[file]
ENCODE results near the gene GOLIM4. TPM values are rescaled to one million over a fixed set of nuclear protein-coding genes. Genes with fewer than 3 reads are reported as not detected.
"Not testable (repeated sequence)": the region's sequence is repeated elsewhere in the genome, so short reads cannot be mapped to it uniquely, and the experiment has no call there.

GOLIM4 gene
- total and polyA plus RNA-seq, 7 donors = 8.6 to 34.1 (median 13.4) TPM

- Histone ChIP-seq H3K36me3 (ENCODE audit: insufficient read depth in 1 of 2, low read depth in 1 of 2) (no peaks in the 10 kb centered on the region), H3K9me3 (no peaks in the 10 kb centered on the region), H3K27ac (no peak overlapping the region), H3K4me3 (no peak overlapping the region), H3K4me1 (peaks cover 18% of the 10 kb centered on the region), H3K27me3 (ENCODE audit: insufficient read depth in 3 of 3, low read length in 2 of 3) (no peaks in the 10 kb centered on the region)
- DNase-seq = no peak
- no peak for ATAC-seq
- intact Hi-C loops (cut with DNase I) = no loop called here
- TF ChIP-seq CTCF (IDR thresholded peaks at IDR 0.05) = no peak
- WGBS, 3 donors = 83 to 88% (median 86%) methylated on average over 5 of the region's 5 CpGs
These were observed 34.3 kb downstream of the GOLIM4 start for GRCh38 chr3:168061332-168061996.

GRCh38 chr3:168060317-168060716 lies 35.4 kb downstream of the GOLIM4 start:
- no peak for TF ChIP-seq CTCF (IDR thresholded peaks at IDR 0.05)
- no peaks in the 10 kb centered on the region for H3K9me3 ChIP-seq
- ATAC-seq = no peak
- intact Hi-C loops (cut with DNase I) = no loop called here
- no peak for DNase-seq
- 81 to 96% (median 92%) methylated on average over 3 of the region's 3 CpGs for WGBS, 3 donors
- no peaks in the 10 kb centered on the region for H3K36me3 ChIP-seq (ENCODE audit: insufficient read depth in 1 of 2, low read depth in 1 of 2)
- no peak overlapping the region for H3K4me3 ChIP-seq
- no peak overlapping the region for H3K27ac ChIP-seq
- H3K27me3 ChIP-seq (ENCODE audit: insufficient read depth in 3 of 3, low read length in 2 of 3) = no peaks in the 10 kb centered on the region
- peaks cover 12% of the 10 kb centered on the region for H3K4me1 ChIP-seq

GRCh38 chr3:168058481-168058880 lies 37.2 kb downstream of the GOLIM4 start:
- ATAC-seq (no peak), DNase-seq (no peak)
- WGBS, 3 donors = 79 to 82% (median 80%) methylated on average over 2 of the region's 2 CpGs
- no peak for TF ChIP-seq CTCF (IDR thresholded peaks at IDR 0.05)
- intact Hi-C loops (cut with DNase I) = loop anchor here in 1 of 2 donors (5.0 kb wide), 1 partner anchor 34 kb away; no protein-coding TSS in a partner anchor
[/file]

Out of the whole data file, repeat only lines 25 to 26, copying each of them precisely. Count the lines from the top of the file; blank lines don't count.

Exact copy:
- ATAC-seq (no peak), DNase-seq (no peak)
- WGBS, 3 donors = 79 to 82% (median 80%) methylated on average over 2 of the region's 2 CpGs